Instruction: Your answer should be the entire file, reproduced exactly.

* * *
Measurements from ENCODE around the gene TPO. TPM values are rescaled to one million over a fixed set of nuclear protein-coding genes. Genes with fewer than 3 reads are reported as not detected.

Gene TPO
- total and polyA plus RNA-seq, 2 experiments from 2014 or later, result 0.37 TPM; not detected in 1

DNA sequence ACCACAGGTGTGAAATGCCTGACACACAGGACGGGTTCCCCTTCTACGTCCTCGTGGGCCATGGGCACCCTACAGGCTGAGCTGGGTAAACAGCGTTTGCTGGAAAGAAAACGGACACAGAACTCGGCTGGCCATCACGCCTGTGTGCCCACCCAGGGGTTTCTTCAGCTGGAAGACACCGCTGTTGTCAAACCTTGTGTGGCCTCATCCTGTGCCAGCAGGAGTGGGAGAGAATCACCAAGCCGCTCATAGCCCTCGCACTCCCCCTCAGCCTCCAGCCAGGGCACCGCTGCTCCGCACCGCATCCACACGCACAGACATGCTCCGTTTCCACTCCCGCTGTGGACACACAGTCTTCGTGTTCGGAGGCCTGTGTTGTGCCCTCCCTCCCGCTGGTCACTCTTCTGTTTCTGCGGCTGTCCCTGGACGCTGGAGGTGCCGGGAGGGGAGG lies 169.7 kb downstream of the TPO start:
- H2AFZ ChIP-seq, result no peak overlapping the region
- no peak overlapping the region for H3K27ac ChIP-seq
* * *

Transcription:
Measurements from ENCODE around the gene TPO. TPM values are rescaled to one million over a fixed set of nuclear protein-coding genes. Genes with fewer than 3 reads are reported as not detected.

Gene TPO
- total and polyA plus RNA-seq, 2 experiments from 2014 or later, result 0.37 TPM; not detected in 1

DNA sequence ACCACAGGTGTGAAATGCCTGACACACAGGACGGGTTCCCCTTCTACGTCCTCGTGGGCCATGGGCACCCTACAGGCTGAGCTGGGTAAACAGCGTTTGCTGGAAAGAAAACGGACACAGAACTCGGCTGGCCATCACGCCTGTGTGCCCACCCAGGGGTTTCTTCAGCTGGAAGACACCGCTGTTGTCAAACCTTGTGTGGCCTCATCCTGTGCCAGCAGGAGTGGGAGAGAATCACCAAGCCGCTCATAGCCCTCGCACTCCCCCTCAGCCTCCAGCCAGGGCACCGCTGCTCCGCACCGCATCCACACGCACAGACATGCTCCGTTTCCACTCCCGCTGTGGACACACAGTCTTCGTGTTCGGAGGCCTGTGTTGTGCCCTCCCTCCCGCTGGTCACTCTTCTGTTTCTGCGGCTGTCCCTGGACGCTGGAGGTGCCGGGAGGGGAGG lies 169.7 kb downstream of the TPO start:
- H2AFZ ChIP-seq, result no peak overlapping the region
- no peak overlapping the region for H3K27ac ChIP-seq